Exploring questions surrounding THC (trans-Δ9-tetrahydrocannabinol), the “other” cannabinoid, its safety, legality and place in the veterinary field.
In the last issue, we looked at veterinary indications for CBD and the complex regulatory picture affecting its use. While CBD products for both humans and animals have already taken over your local farmer’s market, coffee shop and feed store, the “other” cannabinoid, THC (trans-Δ9-tetrahydrocannabinol), is another can of worms altogether. Many federal, state and local cannabis regulations conflict with each other and are in flux, so if you are confused, join the club! Here are the big questions most vets are wondering about:
- Does THC have useful indications in veterinary medicine?
- Is it safe for pets?
- Is it legal for veterinarians to recommend or dispense THC-containing products?
This article will help provide answers to these questions.
1. Is this THC a useful medicine for pets?
There is considerable overlap in the effects of THC and CBD, the principle compounds found in the Cannabis sativa plant (see chart below). THC-rich compounds can be an important clinical adjunct to treating severe pain and neurologic disorders,2-4 in the treatment of cancer,5-10 and in complex gastrointestinal imbalances.11-13 Because of the decades-old prohibition of cannabis research, we are only just learning the many roles of the endocannabinoid system (ECS), which includes CB1 and CB2 receptors as well as their endocannabinoid ligands and the ligands’ synthesizing/degrading enzymes. Broadly speaking, the ECS is the mechanism through which the nervous system and immune system (inflammatory reactions) communicate and balance each other.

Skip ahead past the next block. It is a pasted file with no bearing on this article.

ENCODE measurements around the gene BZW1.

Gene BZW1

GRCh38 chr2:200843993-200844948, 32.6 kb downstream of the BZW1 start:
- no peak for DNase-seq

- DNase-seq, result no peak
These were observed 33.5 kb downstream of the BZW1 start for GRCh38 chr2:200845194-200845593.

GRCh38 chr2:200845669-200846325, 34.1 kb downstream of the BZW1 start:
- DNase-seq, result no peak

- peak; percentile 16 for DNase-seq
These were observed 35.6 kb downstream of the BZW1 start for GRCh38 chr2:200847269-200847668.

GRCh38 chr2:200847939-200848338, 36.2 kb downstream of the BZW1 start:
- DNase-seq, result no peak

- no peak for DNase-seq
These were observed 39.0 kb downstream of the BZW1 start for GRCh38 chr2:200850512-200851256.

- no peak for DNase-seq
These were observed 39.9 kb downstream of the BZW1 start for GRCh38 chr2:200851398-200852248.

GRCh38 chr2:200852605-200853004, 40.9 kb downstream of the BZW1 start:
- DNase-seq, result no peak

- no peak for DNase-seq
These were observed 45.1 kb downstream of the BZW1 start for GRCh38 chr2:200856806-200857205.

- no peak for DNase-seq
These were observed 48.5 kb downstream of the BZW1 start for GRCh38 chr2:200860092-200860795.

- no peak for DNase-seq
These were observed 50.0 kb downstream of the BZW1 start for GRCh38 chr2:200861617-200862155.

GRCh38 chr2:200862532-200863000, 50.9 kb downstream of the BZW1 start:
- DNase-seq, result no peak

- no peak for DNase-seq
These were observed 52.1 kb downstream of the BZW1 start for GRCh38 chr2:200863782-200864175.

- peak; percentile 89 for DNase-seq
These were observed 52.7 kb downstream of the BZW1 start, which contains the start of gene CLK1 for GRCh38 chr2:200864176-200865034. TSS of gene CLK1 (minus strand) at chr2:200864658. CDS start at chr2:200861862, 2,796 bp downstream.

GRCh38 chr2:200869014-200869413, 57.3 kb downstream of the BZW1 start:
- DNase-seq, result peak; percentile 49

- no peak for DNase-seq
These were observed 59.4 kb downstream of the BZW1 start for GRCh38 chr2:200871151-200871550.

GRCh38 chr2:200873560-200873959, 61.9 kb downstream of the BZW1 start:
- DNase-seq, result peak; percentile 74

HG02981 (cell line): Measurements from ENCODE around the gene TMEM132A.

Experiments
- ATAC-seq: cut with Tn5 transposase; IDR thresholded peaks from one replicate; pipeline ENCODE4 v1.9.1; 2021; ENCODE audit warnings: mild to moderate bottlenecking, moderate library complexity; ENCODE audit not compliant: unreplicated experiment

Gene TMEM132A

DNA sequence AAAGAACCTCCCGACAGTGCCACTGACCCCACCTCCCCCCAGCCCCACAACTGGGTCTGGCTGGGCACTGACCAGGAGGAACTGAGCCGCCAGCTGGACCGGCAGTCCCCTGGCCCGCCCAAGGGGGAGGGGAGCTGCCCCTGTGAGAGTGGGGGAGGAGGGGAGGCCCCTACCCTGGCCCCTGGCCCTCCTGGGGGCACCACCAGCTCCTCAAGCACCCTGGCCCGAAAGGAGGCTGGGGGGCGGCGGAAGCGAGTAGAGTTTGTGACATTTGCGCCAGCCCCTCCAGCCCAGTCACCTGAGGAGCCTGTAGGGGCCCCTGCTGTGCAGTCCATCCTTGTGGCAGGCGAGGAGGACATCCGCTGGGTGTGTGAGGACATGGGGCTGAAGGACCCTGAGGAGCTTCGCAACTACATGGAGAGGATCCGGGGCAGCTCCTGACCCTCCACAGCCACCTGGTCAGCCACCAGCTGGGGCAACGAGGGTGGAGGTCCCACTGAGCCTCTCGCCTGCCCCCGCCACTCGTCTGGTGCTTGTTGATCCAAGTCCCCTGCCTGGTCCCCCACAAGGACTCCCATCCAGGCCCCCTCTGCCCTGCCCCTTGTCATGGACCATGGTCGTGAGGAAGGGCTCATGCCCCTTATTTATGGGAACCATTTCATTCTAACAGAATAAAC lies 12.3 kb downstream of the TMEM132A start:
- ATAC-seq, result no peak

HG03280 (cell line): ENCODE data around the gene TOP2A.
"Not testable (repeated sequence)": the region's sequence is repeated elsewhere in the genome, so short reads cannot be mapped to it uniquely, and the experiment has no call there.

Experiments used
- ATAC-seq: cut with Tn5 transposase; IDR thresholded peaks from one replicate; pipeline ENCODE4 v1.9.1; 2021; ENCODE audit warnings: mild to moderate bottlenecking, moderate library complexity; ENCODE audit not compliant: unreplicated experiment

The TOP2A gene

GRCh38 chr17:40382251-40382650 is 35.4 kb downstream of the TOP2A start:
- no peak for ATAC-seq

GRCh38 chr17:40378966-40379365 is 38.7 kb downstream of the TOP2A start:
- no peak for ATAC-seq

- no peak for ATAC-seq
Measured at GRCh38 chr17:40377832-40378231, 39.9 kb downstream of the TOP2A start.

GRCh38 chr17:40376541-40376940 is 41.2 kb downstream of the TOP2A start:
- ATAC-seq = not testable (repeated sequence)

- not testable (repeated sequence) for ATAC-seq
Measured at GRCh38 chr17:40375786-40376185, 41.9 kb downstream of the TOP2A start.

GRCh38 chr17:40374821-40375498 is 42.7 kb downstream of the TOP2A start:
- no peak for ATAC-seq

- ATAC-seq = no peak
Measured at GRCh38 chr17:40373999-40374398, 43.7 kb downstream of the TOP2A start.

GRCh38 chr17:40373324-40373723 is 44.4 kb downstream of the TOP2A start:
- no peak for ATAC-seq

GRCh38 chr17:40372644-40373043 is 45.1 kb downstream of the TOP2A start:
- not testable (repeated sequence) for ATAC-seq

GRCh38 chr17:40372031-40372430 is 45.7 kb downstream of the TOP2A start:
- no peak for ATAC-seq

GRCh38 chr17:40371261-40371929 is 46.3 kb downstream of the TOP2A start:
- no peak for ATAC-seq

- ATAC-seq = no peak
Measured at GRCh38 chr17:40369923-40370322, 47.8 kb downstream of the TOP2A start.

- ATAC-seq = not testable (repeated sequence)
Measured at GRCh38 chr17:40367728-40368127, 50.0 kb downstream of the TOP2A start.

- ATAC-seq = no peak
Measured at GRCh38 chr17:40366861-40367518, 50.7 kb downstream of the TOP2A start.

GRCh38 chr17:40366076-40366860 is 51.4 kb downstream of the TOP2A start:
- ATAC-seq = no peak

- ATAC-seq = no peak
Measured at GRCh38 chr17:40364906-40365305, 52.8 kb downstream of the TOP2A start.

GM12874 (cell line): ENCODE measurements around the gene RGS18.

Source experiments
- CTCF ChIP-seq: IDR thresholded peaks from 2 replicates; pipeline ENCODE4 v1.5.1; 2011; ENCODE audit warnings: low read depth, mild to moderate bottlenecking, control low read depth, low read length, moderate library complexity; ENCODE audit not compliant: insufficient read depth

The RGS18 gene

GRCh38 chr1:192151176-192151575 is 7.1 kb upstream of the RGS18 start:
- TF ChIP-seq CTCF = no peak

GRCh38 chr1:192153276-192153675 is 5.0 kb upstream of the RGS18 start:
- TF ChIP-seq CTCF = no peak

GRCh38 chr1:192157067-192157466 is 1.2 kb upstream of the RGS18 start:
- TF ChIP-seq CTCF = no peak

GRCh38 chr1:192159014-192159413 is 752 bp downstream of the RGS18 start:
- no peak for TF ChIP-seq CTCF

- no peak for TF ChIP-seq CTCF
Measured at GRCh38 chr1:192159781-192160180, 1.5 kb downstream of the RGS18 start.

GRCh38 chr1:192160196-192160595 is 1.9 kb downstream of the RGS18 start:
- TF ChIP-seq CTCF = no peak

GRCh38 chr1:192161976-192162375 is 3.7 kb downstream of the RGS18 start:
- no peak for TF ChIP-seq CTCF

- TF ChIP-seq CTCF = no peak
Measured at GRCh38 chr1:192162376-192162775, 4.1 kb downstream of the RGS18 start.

It is probable that many chronic neurologic syndromes, such as multiple sclerosis, refractory epilepsy, brain tumors, Parkinson’s disease, Alzheimer’s disease, traumatic brain injury/chronic traumatic encephalopathy,2 amyotrophic lateral sclerosis (ALS) and its canine analogue, degenerative myelopathy,3 have their origins in ECS dysfunction. THC is a partial agonist of both CB1 and CB2 receptors in the CNS, and is a phyto-mimetic for the neurotransmitter AEA (anandamide, also known as N-arachidonoylethanolamine).
While the psychoactive properties of THC are legendary, its analgesic properties are in large part mediated outside the endocannabinoid system: THC is a positive allosteric modulator of mu and delta opioid receptors, so it enhances the endogenous enkephalin response and potentiates any exogenous opioid medications.4 Because of this phenomenon, compassionate “medical marijuana” use has long been approved for severe chronic pain conditions.
In human medicine, THC has been used to alleviate the side effects of oncology treatments in addition to pain management, and as an anti-emetic and appetite stimulant to address cancer cachexia. However, growing research indicates that phytocannabinoids, both CBD and THC, also have direct anti-tumor effects. The National Cancer Institute states as follows:
“Cannabinoids may cause antitumor effects by various mechanisms, including induction of cell death, inhibition of cell growth, and inhibition of tumor angiogenesis invasion and metastasis.5-8 Two reviews summarize the molecular mechanisms of action of cannabinoids as antitumor agents.9,10 Cannabinoids appear to kill tumor cells but do not affect their non-transformed counterparts and may even protect them from cell death.”